New Players on the World Stage

New Players on the World Stage: Chinese Provinces and Indian States

William Antholis
Copyright Date: 2013
Edition: DGO - Digital original
Pages: 22
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  • Book Info
    New Players on the World Stage
    Book Description:

    India and China are home to one-third of humanity. In both nations, local and regional leaders outside of New Delhi and Beijing play an increasingly important role in policy decisions. So how do developments in Indian states and Chinese provinces affect the actions of both countries on the world stage? In 2012, author William Antholis set out to understand India and China from the inside out. With his wife and two daughters he embarked upon a five-month odyssey through 20 states or provinces in the two Asian giants. They interviewed national and local political leaders, met with corporate executives, journalists, academics, diplomats, religious leaders, teachers, farmers, slum dwellers, and-not just inevitably but usefully-waiters and taxi drivers. If you enjoy this essay, you may enjoy William Antholis's book on the same topic -Inside Out, India and China: Local Politics Go GlobalTHE BROOKINGS ESSAY: In the spirit of its commitment to high-quality, independent research, the Brookings Institution has commissioned works on major topics of public policy by distinguished authors, including Brookings scholars. The Brookings Essay is a multi-platform product aimed to engage readers in open dialogue and debate. The views expressed, however, are solely those of the author.

    eISBN: 978-0-8157-2583-1
    Subjects: Political Science

Table of Contents

  1. Front Matter
    (pp. 1-2)
  2. Table of Contents
    (pp. 3-3)
  3. China pop. 1.3 Billion; India pop. 1.24 Billion
    (pp. 4-6)

    In early February last year, Wang Lijun, the police chief of the Chinese megacity Chongqing, drove 200 miles through the night to seek refuge in the U.S. Consulate in Chengdu, the capital of neighboring Sichuan Province. Wang’s escape was part of a shadowy intrigue that became a sensational public scandal involving murder, money, power, adultery, fist fights, car chases, and disguises. It triggered tension between two Chinese provinces, nearly pulling the United States into the middle of a Chinese domestic political crisis, and, ultimately, led to the downfall of Bo Xilai, the former Chongqing party chief, now a fallen star...

  4. A Family Odyssey through India and China
    (pp. 6-11)

    In early 2012, my wife Kristen and our daughters Annika and Kyri joined me in a five-month odyssey. We visited 20 states or provinces in the two Asian giants. We travelled by plane, train, automobile, boat, three-wheeled motorized rickshaw, and bicycle, as well as elephant and camel on occasion. We interviewed national and local political leaders (including Modi). We also met with corporate executives, journalists, academics, diplomats, religious leaders, teachers, farmers, slum dwellers, and—not just inevitably but usefully—waiters and taxi drivers.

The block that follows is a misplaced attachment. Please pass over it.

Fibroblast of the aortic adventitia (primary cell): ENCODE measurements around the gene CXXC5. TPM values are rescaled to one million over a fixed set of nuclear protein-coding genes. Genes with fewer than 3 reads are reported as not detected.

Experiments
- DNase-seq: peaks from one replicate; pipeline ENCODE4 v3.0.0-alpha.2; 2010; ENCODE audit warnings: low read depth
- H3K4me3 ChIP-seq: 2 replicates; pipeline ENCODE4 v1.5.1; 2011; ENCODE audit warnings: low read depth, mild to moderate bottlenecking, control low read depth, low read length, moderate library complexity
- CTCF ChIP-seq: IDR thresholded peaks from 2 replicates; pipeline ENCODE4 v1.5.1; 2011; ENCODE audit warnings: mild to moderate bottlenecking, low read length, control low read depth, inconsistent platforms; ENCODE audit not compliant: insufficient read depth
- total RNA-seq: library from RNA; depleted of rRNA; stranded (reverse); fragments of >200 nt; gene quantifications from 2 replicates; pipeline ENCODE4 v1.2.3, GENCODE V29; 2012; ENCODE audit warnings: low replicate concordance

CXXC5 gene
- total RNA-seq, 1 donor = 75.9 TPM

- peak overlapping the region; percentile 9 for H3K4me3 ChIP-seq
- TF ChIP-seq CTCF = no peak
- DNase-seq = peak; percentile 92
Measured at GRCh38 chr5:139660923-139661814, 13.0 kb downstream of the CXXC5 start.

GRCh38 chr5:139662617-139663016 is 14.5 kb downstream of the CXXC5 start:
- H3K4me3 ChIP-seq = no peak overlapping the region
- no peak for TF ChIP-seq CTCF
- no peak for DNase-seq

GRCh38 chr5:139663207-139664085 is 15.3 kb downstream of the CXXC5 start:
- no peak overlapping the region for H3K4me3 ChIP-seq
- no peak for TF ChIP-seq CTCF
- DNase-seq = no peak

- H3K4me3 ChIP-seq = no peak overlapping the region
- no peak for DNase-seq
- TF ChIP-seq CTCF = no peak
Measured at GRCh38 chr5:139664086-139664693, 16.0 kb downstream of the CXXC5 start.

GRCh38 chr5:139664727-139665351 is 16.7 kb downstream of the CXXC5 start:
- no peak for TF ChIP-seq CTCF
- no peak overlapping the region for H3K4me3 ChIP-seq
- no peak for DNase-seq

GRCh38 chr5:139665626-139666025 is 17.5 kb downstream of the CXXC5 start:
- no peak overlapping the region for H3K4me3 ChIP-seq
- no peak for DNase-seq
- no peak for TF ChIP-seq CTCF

The questions we asked fell into three categories: How do Chinese provinces and Indian states work? How...

  5. Deng Xiaoping’s Experiment Continues in China
    (pp. 11-18)

    With its one-party system, China has taken a path that places a premium on unity. At the top is the seven-man Standing Committee of the Communist Party Politburo, which sets the strategic priorities for the country. The public face of the tone and direction of policy is Xi Jinping, the president and party secretary.

    Recently, Xi promulgated a memo with the brown-paper name of “Document Number Nine.” In it he emphasized the primacy of the Communist Party, the importance of a top-down approach to politics, and the need to rebuff attempts to embrace western notions of separation of powers and...

  6. India: States within a State
    (pp. 18-25)

    India, too, is increasingly governing itself bottom-up and, since that will have external implications, is also best understood from the inside out. Unlike China, however, there is nothing opaque about the Indian system, nor is there anything like an overarching dogma. As India approaches national parliamentary elections in 2014, the challenge for outsiders is making sense of India’s kaleidoscopic complexity and its fragmented political system.

    India is the world’s most populous democracy, governed under the world’s longest constitution (over 117,000 words, compared to 7,000 words in the U.S. Constitution, including amendments). That document binds 35 states and territories into a...

  7. A More Comprehensive Diplomacy
    (pp. 25-29)

    The growing importance of Chinese provinces and Indian states presents a challenge to both the U.S. government and the private sector. Our leaders and diplomats, bankers and businessmen are accustomed to dealing with countries only through their political and economic capitals. A more effective approach would have at least four dimensions.

    First, we would significantly deepen and extend our presence in both countries. The United States is significantly underrepresented, as illustrated by the absence of consulates in Chongqing and Gujarat, as well as Bihar.

    As of 2013, there were only six U.S. consulates in all of China—one for every...

    (pp. 30-30)